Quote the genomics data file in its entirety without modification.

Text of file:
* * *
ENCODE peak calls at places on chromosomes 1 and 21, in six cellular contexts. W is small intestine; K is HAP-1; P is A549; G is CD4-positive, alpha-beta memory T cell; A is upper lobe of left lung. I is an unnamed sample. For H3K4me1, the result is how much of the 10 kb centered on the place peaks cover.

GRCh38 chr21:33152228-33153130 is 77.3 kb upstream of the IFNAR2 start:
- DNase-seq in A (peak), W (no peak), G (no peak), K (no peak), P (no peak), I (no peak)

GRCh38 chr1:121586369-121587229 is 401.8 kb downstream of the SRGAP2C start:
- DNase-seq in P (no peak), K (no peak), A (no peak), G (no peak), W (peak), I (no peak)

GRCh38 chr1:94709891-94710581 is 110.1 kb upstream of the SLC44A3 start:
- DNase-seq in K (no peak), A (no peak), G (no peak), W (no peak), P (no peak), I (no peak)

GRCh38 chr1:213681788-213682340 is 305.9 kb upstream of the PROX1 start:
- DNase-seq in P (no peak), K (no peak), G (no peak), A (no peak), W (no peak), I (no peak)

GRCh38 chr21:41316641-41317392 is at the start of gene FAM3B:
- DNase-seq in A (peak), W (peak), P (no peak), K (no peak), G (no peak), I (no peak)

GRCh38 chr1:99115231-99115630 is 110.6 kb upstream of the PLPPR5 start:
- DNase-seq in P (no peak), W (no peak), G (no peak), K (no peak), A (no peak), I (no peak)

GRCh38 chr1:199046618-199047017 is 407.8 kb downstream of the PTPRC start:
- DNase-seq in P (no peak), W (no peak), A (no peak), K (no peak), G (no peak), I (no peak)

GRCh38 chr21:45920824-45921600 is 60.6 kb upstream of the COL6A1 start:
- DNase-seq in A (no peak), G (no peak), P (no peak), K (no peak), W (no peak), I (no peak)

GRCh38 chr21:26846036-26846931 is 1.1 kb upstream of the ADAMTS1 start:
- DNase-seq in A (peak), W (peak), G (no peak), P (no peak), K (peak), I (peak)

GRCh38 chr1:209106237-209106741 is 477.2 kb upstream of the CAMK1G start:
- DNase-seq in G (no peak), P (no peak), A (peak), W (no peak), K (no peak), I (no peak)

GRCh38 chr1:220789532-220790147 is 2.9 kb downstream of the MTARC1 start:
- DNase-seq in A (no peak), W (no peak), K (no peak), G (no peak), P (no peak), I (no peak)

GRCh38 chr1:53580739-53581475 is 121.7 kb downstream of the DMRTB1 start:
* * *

ENCODE peak calls at places on chromosomes 1 and 21, in six cellular contexts. W is small intestine; K is HAP-1; P is A549; G is CD4-positive, alpha-beta memory T cell; A is upper lobe of left lung. I is an unnamed sample. For H3K4me1, the result is how much of the 10 kb centered on the place peaks cover.

GRCh38 chr21:33152228-33153130 is 77.3 kb upstream of the IFNAR2 start:
- DNase-seq in A (peak), W (no peak), G (no peak), K (no peak), P (no peak), I (no peak)

GRCh38 chr1:121586369-121587229 is 401.8 kb downstream of the SRGAP2C start:
- DNase-seq in P (no peak), K (no peak), A (no peak), G (no peak), W (peak), I (no peak)

GRCh38 chr1:94709891-94710581 is 110.1 kb upstream of the SLC44A3 start:
- DNase-seq in K (no peak), A (no peak), G (no peak), W (no peak), P (no peak), I (no peak)

GRCh38 chr1:213681788-213682340 is 305.9 kb upstream of the PROX1 start:
- DNase-seq in P (no peak), K (no peak), G (no peak), A (no peak), W (no peak), I (no peak)

GRCh38 chr21:41316641-41317392 is at the start of gene FAM3B:
- DNase-seq in A (peak), W (peak), P (no peak), K (no peak), G (no peak), I (no peak)

GRCh38 chr1:99115231-99115630 is 110.6 kb upstream of the PLPPR5 start:
- DNase-seq in P (no peak), W (no peak), G (no peak), K (no peak), A (no peak), I (no peak)

GRCh38 chr1:199046618-199047017 is 407.8 kb downstream of the PTPRC start:
- DNase-seq in P (no peak), W (no peak), A (no peak), K (no peak), G (no peak), I (no peak)

GRCh38 chr21:45920824-45921600 is 60.6 kb upstream of the COL6A1 start:
- DNase-seq in A (no peak), G (no peak), P (no peak), K (no peak), W (no peak), I (no peak)

GRCh38 chr21:26846036-26846931 is 1.1 kb upstream of the ADAMTS1 start:
- DNase-seq in A (peak), W (peak), G (no peak), P (no peak), K (peak), I (peak)

GRCh38 chr1:209106237-209106741 is 477.2 kb upstream of the CAMK1G start:
- DNase-seq in G (no peak), P (no peak), A (peak), W (no peak), K (no peak), I (no peak)

GRCh38 chr1:220789532-220790147 is 2.9 kb downstream of the MTARC1 start:
- DNase-seq in A (no peak), W (no peak), K (no peak), G (no peak), P (no peak), I (no peak)

GRCh38 chr1:53580739-53581475 is 121.7 kb downstream of the DMRTB1 start: